September 2016


NZILA President’s message
Jonathan Scragg

Law reform – some developments in New Zealand

On 30 June 2016, the Fire and Emergency New Zealand Bill was introduced into Parliament.

The Bill would replace the New Zealand Fire Service Commission with a new entity, Fire and Emergency New Zealand (FENZ). The government intends to modernise the emergency response sector, which has not seen significant change for 70 years. The Bill passed its first reading on 5 July and is now before the Government Administration Select Committee.

The most significant proposed reforms of interest to the insurance industry relate to the fire service levy. Despite criticisms of the current levy, including in the government’s 2015 Fire Services Review, the Bill retains a levy as the primary funding mechanism for the proposed FENZ.

Retaining the levy will be disappointing to those in the insurance sector who have advocated for some time that the Fire Service ought to be funded by the public, perhaps through general taxation, rather than through a levy that currently applies only to those who insure their properties against the risk of damage by fire.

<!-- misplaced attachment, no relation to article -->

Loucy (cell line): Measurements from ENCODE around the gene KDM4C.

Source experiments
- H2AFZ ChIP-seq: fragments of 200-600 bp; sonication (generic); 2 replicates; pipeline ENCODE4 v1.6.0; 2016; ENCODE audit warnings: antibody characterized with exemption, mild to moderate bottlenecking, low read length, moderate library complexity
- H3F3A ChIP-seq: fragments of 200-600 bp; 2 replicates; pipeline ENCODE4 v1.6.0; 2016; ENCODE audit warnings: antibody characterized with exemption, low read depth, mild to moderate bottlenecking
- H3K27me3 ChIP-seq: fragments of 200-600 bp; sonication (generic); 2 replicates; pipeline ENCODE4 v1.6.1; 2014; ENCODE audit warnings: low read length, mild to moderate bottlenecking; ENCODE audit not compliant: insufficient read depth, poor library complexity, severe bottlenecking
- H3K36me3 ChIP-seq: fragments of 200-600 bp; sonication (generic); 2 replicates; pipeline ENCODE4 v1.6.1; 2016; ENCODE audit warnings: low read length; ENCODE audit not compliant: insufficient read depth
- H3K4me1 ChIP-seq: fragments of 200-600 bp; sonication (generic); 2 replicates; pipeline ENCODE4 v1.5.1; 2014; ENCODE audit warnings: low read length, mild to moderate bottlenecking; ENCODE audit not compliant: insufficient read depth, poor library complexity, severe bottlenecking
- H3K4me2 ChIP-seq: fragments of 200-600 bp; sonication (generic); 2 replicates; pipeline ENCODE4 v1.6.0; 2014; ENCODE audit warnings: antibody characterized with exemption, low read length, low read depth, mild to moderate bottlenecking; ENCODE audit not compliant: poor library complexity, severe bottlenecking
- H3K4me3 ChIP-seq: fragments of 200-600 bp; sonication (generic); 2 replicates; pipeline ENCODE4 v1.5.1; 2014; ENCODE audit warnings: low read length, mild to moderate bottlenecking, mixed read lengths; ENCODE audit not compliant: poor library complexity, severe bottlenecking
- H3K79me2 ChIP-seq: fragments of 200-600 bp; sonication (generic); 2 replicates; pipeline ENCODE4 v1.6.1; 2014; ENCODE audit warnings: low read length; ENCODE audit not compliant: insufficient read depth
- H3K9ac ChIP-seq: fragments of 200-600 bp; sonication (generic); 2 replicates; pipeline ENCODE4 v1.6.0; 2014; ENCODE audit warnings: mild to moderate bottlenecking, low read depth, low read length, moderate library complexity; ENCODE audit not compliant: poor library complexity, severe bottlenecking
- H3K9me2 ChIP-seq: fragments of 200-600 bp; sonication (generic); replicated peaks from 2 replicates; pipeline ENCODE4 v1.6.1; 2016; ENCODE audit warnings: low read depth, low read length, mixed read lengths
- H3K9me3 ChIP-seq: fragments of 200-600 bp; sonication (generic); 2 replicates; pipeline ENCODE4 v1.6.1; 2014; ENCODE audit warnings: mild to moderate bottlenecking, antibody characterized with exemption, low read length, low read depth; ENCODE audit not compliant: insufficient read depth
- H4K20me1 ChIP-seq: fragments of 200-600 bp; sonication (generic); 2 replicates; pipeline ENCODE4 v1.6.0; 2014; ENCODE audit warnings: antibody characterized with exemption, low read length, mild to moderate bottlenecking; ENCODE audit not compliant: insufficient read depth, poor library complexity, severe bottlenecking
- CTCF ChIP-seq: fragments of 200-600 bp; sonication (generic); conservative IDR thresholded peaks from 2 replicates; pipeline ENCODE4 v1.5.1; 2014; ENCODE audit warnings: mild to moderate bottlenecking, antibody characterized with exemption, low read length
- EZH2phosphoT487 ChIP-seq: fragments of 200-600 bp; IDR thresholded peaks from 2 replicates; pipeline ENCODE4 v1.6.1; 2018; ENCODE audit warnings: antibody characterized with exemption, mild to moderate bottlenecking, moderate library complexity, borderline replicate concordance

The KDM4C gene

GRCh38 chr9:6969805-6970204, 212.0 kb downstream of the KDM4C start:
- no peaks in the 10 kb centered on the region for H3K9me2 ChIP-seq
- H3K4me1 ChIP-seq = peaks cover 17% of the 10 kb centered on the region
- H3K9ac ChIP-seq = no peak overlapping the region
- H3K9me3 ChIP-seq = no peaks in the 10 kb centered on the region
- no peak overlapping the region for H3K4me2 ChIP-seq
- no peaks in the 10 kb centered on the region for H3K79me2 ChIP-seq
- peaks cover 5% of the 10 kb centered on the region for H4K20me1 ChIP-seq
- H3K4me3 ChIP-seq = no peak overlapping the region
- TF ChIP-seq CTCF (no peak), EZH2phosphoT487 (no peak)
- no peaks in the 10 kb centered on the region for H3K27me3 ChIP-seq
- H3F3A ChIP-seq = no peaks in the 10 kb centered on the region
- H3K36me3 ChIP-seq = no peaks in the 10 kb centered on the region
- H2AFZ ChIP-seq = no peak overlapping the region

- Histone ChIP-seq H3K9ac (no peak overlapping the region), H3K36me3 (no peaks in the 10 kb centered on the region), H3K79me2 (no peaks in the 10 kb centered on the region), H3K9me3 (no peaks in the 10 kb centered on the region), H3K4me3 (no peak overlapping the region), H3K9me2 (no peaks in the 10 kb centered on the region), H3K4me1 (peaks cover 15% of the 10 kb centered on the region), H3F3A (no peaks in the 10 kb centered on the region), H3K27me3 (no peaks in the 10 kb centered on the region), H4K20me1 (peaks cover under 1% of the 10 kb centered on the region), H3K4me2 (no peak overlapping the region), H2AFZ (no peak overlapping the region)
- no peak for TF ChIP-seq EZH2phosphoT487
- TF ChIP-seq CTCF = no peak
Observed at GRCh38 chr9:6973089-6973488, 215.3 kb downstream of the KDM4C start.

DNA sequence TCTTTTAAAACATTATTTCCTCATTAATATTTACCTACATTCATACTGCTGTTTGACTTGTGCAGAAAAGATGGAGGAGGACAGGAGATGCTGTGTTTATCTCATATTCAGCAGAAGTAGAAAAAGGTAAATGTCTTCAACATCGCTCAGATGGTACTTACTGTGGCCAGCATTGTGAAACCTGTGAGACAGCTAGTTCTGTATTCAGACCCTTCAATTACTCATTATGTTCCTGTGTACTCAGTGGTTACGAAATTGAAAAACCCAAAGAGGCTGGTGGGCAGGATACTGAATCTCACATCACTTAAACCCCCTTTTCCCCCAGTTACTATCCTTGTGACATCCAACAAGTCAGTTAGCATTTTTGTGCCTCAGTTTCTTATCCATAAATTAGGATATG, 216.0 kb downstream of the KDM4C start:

The Bill proposes several changes to the current levy regime. Some are designed to broaden the scope of insurance policy types, and insured property types, that will be subject to the levy. That reflects clause 69 of the Bill, which says the levy is intended to be “universal, so FENZ’s costs are generally shared among all who benefit from the potential to use FENZ’s services”.

Two proposed reforms that extend the levy’s reach are:

• The levy will be based on insurance covering physical damage to, or loss of, property generally. The government has justified that on the basis the Fire Service responds to non-fire related incidents, such as earthquakes, floods, and even cats up trees.

• For the first time, the levy will be payable on motor vehicle third party liability policies.

The Bill proposes reform to how the levy is calculated. For property other than motor vehicles, the levy amount payable will be calculated on the amount for which the property is insured against physical damage or loss.

Reinstatement policies will have the levy calculated on the reinstatement value of the property under the policy.

The government has recognised the possibility that expanding the levy regime’s scope may cause significant levy increases for some large policyholders (for example, government agencies and large corporate entities). It has built in a regulatory power to cap levy increases to account for a sudden rise in levies for some policyholders.

The Bill also introduces a new anti-avoidance regime, dispute resolution mechanisms and penalties.

The Bill’s levy provisions have had a frosty reception from many parts of the insurance sector and the Select Committee’s consideration of the Bill is awaited with interest.

Reserve Bank to review the Insurance (Prudential Supervision) Act

In April, the Reserve Bank of New Zealand (RBNZ) announced it will review the Insurance (Prudential Supervision) Act 2010 (IPSA).